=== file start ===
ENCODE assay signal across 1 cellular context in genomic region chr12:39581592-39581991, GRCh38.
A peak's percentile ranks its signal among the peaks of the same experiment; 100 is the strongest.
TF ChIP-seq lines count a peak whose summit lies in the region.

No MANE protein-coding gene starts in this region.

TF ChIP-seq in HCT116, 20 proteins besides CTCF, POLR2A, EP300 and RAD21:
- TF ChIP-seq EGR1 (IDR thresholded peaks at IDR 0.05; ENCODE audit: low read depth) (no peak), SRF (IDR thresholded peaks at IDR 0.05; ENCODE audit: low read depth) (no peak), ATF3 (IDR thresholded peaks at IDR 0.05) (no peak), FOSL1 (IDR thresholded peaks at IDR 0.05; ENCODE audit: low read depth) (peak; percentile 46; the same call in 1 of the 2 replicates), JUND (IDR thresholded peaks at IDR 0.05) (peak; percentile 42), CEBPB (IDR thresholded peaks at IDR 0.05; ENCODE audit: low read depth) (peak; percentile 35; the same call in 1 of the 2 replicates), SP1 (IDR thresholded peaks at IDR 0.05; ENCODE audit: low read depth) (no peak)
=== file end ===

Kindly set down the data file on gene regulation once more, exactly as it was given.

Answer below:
ENCODE assay signal across 1 cellular context in genomic region chr12:39581592-39581991, GRCh38.
A peak's percentile ranks its signal among the peaks of the same experiment; 100 is the strongest.
TF ChIP-seq lines count a peak whose summit lies in the region.

No MANE protein-coding gene starts in this region.

TF ChIP-seq in HCT116, 20 proteins besides CTCF, POLR2A, EP300 and RAD21:
- TF ChIP-seq EGR1 (IDR thresholded peaks at IDR 0.05; ENCODE audit: low read depth) (no peak), SRF (IDR thresholded peaks at IDR 0.05; ENCODE audit: low read depth) (no peak), ATF3 (IDR thresholded peaks at IDR 0.05) (no peak), FOSL1 (IDR thresholded peaks at IDR 0.05; ENCODE audit: low read depth) (peak; percentile 46; the same call in 1 of the 2 replicates), JUND (IDR thresholded peaks at IDR 0.05) (peak; percentile 42), CEBPB (IDR thresholded peaks at IDR 0.05; ENCODE audit: low read depth) (peak; percentile 35; the same call in 1 of the 2 replicates), SP1 (IDR thresholded peaks at IDR 0.05; ENCODE audit: low read depth) (no peak)